November ’21 Newsletter

November ’21 Newsletter

Christmas is coming! With the festive period just round the corner, we’re looking at how you can take care of your wellbeing while you’re celebrating. 

And while you’re getting your glad rags on ready for the party season, we’ve spruced ourselves up too!

Our Website Has a New Look!
We have updated our website – click here to see our new look. It is now even easier to find the information you need on our range of services or how we can help you with a particular condition.

As always, we are here to respond to any of your enquiries. Call us at (02) 9438 1782 or email

Is Christmas Planning Giving You a Headache?

Stress, late nights, lots of time on your phone doing online shopping and plenty of festive cheer – no wonder the festive season can sometimes be a bit of a headache. But did you know that physiotherapy can help with headaches?

Nearly 15 percent of Australians are using painkillers for a headache at any given moment. As headaches are so common, many believe they’re just a part of life. But a continuous headache is really a sign that something is wrong.

Physiotherapy can be an extremely efficient remedy for headaches. By restoring proper motion to the spinal joints of the neck, your physiotherapist can considerably lessen nerve irritation and muscle tension. This can help to minimise the cause of your headaches.

For more information, call us on (02) 9438 1782 or email

What Causes Skier’s Thumb?
If the ulnar collateral ligament (UCL) at the base of the thumb is damaged, this may lead on to a chronic instability of the thumb which causes problems with function. This commonly occurs when you fall onto the outstretched thumb and is more likely if the thumb is gripping something at the same time. This is why skiers who fall whilst holding a ski pole often develop this – hence the name! However, football, hockey, basketball and rugby can also be culprits. Falling from a bike or motorcycle is actually the most common cause, and even a firm handshake can sometimes be enough to rupture the UCL! The force of impact while the thumb is extended is what causes the damage.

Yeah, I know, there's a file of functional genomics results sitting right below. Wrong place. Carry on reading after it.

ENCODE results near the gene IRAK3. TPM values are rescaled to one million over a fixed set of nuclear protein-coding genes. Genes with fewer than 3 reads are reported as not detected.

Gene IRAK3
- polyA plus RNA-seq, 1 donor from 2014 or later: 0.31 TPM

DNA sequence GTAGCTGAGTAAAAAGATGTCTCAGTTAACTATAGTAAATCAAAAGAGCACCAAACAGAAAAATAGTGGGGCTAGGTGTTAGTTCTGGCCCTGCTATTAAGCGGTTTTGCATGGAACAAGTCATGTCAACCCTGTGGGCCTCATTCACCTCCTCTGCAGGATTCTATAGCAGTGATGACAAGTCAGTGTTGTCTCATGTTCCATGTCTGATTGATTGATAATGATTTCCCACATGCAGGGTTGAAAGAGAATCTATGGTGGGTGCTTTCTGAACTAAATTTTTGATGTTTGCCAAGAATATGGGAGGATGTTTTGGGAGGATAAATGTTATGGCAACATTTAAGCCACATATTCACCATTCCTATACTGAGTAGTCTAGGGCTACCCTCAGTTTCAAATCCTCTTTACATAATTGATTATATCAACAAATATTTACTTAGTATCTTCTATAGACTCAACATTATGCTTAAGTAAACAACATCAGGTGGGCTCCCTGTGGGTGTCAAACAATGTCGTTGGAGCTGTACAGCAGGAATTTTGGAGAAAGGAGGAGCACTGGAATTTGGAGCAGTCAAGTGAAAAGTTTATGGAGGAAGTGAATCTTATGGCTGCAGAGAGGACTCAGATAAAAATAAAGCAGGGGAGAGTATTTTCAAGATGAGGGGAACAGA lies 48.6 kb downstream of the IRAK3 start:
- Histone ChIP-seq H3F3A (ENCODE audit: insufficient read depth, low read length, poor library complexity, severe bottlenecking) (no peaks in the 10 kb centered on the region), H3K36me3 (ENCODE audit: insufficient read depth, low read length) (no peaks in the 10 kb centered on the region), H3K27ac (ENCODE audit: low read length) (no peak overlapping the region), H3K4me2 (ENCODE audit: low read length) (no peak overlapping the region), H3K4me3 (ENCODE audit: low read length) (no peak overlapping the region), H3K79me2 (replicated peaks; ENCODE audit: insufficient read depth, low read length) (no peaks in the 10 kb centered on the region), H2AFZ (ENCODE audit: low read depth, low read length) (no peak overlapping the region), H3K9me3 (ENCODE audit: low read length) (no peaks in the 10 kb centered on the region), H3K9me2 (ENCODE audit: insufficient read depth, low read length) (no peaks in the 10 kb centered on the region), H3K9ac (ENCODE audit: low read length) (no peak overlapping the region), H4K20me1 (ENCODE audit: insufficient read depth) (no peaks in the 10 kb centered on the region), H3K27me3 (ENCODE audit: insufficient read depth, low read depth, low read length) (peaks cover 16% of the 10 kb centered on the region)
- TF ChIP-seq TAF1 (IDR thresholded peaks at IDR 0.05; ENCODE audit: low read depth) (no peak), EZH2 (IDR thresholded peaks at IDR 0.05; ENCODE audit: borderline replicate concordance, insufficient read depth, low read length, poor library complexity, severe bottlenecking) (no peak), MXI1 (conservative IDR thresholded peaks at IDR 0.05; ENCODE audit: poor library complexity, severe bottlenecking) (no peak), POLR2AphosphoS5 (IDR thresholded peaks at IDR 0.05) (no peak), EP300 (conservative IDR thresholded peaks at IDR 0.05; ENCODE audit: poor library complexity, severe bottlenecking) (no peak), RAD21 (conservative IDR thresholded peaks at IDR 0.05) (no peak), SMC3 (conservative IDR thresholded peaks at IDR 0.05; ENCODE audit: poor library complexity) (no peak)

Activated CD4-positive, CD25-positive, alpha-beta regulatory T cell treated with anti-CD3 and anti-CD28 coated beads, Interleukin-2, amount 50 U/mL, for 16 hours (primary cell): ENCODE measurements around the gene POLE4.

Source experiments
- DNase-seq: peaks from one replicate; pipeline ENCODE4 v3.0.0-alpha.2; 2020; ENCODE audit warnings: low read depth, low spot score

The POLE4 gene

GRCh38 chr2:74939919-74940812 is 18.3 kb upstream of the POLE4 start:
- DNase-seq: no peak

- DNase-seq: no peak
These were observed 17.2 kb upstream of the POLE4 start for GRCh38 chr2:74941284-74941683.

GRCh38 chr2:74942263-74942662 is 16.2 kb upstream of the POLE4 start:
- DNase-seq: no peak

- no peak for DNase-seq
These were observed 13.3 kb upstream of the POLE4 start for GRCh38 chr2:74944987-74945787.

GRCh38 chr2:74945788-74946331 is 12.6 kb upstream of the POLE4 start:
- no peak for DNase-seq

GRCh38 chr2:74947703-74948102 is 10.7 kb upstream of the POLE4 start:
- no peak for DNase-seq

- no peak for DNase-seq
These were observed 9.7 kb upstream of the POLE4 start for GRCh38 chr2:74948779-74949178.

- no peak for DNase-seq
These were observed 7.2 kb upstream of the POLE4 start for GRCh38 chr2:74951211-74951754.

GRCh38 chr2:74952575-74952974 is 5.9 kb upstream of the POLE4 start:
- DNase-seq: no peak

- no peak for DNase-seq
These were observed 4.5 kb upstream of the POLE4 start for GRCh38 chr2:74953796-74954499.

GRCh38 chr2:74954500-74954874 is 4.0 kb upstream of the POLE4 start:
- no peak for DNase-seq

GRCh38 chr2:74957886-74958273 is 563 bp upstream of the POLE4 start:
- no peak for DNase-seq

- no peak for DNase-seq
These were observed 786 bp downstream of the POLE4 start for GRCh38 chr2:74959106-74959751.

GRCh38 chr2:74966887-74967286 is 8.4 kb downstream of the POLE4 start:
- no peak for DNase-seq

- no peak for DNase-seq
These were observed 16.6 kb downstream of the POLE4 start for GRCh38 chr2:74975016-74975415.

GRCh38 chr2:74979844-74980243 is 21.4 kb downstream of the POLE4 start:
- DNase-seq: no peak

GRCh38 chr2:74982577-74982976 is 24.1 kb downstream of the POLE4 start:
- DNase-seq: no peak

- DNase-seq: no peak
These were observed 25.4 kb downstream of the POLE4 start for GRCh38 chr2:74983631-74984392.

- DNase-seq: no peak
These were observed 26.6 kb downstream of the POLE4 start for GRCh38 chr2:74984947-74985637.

What are the symptoms of Skier’s Thumb, how is it treated, and how can you prevent it? Read this month’s blog post to find out!

12 Ways of (looking after yourself this) Christmas 

The festive season is getting underway, so here are 12 tips to have in your back pocket for the big day(s) ahead.

  1. Stay sun safe by wearing SPF and limiting sun exposure throughout the day.
  2. Stay active during the festive period and resist the urge to spend hours on the sofa – whether you take a walk after lunch or dance around the kitchen with the family!
  3. Keep your water intake up to maintain your energy and digestive flow.
  4. From lifting the Christmas tree to picking up heavy gifts, make sure you bend your knees and engage your leg muscles to lift safely.
  5. Getting sleep is still incredibly important – try to aim for 7-9 hours.
  6. Eat slowly and intuitively.
  7. Drink alcohol responsibly. 
  8. The festive season can be chaotic and busy – take time to practice mindfulness.
  9. It’s an extra sensitive time for those experiencing isolation or loneliness – remember to reach out for help because you are not alone! If you don’t feel comfortable contacting people you know, there are plenty of networks online and on social media that you can tap into.
  10. Avoid activities that put too much stress on the body – especially areas like the shoulders, hips and legs.
  11. Planning on indulging? A great health tip is to always start the day with something healthy! Get your fruits and veggies in first, and you’re more likely to make healthier decisions as the day progresses.
  12. And finally, remember to reflect and sit in gratitude wherever possible.

Has this got you thinking more about how you can prepare for the busy season? Or do you have some health concerns that you’d like to address before the festivities? Give us a call on (02) 9438 1782 or email and we can discuss your choices.